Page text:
G in March of 1997, was a tragedy that devastated the rap/ hip-hop industry. Since Biggie was assassinated six months after Tupac Shakur, his death was reported in many newspapers and magazines, each giving its own view on his death. An article entitled "Requiem for a Gangsta" out of Newsweek magazine was published the same time as the Jet magazine article "East Coast rapper Notorious B.I.G was Killed in a Los Angeles Drive By", however both of these magazines have their own interpretation of the murder. These magazines each portray Biggie in a different point of view. Newsweek portrays him in the white perspective, while Jet portrays him from the black point of view. .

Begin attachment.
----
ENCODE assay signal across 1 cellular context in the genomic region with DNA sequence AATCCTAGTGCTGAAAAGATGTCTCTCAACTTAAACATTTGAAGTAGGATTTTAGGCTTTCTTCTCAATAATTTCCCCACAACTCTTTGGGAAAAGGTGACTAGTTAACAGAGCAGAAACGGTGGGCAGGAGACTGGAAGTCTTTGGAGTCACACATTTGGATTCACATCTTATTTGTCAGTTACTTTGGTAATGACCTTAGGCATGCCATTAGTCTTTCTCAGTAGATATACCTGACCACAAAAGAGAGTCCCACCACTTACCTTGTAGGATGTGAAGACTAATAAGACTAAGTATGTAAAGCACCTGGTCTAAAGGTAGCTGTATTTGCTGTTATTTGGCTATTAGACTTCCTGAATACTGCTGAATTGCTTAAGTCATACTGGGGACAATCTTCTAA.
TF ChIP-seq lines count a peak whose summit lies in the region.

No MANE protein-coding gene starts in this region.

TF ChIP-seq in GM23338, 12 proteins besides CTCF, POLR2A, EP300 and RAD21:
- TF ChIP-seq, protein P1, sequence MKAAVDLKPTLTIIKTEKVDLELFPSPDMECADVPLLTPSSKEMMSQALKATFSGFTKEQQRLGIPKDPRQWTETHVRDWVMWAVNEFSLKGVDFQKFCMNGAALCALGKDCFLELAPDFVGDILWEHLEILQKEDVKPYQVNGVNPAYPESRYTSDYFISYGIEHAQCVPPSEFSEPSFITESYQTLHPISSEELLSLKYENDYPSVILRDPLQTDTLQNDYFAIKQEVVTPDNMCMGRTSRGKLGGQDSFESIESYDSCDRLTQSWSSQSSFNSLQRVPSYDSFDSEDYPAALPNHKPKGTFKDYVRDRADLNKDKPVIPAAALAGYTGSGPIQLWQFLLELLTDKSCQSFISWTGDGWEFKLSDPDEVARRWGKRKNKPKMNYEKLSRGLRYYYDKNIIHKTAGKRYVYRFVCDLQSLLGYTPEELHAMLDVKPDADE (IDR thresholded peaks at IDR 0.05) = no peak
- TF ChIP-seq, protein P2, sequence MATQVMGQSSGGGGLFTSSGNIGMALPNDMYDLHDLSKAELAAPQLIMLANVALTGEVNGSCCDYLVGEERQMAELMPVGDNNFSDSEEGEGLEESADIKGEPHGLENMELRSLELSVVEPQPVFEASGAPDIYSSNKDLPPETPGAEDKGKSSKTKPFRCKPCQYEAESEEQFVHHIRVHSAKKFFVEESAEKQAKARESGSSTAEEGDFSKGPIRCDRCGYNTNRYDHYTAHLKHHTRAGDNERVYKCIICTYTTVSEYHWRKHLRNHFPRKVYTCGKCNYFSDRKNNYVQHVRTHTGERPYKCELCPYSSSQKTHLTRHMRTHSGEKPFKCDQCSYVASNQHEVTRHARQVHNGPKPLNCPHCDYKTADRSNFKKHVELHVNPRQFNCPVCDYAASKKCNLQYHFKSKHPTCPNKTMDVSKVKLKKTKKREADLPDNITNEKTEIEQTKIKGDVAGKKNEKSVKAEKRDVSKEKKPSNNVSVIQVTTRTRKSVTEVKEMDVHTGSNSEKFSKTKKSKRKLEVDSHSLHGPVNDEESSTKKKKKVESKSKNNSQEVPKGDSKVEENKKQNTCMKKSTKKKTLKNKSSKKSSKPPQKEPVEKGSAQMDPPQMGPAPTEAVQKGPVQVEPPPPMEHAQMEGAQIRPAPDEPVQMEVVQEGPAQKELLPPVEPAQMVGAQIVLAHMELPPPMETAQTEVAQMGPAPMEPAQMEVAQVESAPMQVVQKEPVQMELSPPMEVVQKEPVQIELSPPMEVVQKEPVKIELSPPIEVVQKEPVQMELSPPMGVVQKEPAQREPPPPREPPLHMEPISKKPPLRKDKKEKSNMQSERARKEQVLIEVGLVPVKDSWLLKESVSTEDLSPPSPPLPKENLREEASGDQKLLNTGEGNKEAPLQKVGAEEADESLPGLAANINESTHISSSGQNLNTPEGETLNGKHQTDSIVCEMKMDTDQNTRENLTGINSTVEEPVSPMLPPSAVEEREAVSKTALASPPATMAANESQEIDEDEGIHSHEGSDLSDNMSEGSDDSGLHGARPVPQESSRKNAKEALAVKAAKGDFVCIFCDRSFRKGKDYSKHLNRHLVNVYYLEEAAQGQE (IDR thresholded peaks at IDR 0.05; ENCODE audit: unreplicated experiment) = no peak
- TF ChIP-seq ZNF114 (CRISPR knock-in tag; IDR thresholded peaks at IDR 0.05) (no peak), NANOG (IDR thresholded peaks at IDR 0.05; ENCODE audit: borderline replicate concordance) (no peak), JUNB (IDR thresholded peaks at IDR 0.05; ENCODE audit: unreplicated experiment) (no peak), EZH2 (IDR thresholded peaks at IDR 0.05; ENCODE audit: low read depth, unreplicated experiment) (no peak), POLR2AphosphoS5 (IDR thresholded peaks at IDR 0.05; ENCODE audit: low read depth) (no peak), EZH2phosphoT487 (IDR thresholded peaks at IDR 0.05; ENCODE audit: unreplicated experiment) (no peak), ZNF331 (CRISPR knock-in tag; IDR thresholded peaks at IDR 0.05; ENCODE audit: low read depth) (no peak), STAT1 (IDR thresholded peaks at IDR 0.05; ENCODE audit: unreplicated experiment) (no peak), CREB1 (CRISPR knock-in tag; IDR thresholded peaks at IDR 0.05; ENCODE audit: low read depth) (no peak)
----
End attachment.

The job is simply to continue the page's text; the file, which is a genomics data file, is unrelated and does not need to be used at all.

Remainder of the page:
"Requiem for Gangsta" taken from Newsweek magazine, portrays Biggie as a drug dealing gangster. The title of the article gives the gangster image before even reading the article. The word "requiem" is a mass for the deceased. "Requiem" is a more dramatic word that draws attention to the article, instead of the word such as mourning. Already this has given Biggie the image of a gangster and not a rapper. In the introduction of the article Leland implies that the only reason for Biggie going to L.A (where he was slain) was to get out of New York because he had, "assault charges and drug charges and weapon charges, a marriage in the final stages of dissolution: just too much drama"(Leland 74). He clearly states that Biggie had drama and he was trying to hide from his problems, not the mere fact that maybe he just wanted to go to L.A relax from all the fame. Leland also mentions that Biggie sold drugs and all of his raps involve sex, drugs and living in the ghetto. He fails to mention that the reason Biggie sold drugs was to support his daughter as he cites in his song "Juicy" off the album Ready to Die. He also refers to negative songs on Biggie's album such as "Who Shot Ya". He does not refer to any of the positive songs like "Skies the Limit" which was dedicated two Biggie's young children.